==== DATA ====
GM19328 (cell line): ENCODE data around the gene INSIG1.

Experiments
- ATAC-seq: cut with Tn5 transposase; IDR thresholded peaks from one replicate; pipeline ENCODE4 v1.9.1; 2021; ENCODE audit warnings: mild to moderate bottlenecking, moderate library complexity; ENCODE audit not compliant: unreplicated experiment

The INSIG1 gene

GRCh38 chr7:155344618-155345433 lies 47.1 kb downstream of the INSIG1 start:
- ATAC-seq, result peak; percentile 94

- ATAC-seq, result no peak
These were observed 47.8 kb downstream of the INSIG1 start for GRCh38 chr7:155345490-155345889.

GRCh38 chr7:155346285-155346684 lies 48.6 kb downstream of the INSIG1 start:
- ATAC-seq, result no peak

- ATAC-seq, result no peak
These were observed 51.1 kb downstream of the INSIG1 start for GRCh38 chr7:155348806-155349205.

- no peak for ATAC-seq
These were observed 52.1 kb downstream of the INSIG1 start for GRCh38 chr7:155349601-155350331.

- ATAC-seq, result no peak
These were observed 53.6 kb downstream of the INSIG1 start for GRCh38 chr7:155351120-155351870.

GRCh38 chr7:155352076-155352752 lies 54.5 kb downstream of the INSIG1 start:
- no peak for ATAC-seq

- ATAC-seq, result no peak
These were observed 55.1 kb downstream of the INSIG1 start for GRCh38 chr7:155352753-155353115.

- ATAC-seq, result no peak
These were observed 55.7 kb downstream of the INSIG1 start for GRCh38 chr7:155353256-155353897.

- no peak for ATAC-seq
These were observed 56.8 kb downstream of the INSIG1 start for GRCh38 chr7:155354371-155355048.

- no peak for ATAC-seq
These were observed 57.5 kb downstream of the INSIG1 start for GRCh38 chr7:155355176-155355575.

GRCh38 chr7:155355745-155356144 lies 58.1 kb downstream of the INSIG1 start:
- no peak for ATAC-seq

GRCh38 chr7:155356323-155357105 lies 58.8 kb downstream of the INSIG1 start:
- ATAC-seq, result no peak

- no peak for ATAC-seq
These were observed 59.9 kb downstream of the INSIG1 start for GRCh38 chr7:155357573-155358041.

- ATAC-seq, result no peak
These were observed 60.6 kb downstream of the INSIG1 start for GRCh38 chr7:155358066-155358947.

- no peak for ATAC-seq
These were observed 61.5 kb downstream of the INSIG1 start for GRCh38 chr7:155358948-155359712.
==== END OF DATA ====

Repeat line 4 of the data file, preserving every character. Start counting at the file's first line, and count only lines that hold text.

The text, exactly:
The INSIG1 gene